Patient interviews and medical record reviews conducted at two teaching hospitals in Ohiothe University Hospitals of Cleveland and the Akron City Hospitalreveal that 378 of 1586 patients admitted without a specific medical indication for urinary catheterization received the devices. Risk factors for unnecessary catheterization included female gender; chronic illness; cognitive impairment; incontinence; inability to carry out common activities of daily living; a physician's order for bed rest; and geriatric conditions including confusion, falls, and failure to thrive at home. Patients with 5 or more risk factors had a 50% risk of being catheterized unnecessarily.
The high use of urinary catheters among hospitalized patients may be due to pressures to reduce nursing time spent caring for patients, the authors wrote. But unnecessary catheterization may cause more harm in the long run, as previous research has shown that catheterization carries well-defined risks, including urinary tract infections (Nicolle LE. Drugs Aging. 2005;22:627–639).
“The people who are most likely to suffer the adverse effects of a urinary tract infection are exactly the people who seem to be getting unnecessary catheterizations,” said principal investigator Seth Landefeld, MD, of the University of California, San Francisco, and the San Francisco VA Medical Center, referring to the hospitalized elderly. The study did not examine why unnecessary catheters are being placed or what happens to patients who have been unnecessarily catheterized. But according to the investigators, the study suggests that catheters may be inserted to manage patients with limited functional independence rather than for accepted medical indications, such as treating urinary retention or monitoring of urine output.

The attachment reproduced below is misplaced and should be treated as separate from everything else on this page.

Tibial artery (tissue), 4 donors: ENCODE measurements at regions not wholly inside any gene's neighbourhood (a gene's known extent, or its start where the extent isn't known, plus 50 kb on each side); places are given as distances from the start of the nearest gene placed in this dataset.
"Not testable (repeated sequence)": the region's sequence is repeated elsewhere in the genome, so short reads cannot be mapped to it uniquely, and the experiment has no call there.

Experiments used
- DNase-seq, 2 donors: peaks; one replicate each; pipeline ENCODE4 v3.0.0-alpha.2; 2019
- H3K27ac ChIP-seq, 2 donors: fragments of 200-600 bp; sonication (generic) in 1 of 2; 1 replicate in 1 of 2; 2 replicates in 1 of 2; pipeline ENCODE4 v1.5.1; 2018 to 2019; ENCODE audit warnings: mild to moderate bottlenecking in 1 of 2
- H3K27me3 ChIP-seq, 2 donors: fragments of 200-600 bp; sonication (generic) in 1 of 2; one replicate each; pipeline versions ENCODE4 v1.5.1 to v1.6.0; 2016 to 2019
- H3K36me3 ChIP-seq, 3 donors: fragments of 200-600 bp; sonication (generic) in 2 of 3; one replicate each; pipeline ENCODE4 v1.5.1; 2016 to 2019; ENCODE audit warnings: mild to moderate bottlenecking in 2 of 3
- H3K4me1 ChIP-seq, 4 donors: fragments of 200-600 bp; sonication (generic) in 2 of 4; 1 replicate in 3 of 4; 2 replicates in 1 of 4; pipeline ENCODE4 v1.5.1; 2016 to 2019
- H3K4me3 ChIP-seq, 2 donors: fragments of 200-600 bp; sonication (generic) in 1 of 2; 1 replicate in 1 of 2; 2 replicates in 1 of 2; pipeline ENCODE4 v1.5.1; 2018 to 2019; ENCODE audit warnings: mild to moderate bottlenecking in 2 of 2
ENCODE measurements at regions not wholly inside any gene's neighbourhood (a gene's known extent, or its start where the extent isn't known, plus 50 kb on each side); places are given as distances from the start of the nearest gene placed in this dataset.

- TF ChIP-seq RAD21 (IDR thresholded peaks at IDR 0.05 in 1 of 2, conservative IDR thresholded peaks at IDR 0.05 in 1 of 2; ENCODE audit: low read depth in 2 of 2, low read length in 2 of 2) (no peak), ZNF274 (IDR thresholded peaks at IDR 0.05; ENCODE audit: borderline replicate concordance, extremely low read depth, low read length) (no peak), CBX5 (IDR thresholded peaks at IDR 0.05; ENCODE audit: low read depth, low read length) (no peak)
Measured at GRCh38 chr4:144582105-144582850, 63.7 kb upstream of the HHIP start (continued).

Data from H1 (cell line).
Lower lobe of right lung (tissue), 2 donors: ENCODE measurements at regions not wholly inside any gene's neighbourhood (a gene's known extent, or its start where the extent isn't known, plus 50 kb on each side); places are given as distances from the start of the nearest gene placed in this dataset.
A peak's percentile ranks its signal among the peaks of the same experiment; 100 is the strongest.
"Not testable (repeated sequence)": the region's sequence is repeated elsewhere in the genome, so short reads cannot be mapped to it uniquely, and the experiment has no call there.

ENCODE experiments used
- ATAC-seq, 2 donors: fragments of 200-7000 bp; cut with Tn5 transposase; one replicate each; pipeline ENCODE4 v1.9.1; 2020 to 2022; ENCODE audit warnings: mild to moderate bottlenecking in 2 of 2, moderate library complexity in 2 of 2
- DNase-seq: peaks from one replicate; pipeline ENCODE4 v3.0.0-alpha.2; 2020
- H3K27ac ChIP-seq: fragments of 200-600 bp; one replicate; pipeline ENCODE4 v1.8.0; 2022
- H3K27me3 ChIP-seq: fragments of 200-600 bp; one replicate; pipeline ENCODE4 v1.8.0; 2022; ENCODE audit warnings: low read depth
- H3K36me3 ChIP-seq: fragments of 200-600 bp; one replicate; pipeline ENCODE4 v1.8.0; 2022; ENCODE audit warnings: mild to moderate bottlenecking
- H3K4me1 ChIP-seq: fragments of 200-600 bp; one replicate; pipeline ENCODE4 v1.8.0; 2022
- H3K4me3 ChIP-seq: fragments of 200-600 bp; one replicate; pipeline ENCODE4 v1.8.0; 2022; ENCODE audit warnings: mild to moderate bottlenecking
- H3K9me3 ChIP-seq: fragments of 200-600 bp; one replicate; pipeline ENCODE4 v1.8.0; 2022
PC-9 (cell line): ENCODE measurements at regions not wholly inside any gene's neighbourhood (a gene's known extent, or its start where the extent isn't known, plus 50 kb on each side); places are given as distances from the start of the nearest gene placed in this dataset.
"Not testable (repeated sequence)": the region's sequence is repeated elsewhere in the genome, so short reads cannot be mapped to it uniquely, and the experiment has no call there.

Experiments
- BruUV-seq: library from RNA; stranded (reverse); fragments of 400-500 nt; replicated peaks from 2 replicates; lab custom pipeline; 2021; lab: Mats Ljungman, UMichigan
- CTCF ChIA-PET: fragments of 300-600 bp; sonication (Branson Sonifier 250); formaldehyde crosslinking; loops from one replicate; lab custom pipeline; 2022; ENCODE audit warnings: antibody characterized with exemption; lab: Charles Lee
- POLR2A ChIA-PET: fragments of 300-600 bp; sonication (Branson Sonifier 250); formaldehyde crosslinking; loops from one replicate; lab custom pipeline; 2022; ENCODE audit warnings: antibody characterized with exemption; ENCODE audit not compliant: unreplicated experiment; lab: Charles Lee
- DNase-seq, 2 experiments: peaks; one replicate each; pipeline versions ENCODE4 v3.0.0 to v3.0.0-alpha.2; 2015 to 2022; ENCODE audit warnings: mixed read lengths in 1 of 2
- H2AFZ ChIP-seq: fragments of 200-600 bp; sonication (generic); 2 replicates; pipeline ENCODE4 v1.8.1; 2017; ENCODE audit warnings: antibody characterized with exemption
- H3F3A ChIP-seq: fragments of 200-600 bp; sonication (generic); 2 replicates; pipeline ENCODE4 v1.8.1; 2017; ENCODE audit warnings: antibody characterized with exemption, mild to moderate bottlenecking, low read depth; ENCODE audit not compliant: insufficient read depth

“Although computer reminders have been shown to help limit inappropriate catheterization, other interventions to reduce urinary catheter use need to be explored,” the investigators concluded.
11. Adherence to treatment or placebo is linked to lower mortality
Adherence to drug therapy may be a surrogate marker for overall healthy behaviour. Simpson and colleagues carried out a meta-analysis of 21 observational studies that reported the mortality and good or poor adherence to drug therapy of > 45 000 participants. For participants with good adherence to placebo or beneficial drug therapy, the risk of mortality was about half of that of participants with poor adherence. This supports the existence of a "healthy adherer" effect, say the authors.
12. Patients' views are not enough to judge quality of care
Elderly patients' own assessments of technical quality of care in general practice are not closely related to independently ascertained practice records based measures of technical quality of care. A cross sectional study by Rao and colleagues carried out the general practice assessment survey with > 3000 patients aged 65 years in 18 English general practices. Correlations between survey scores from the patients' own assessments and the objective records based measures of good clinical practice were 0.22 for hypertension monitored, 0.30 for hypertension controlled, and - 0.05 for influenza vaccination.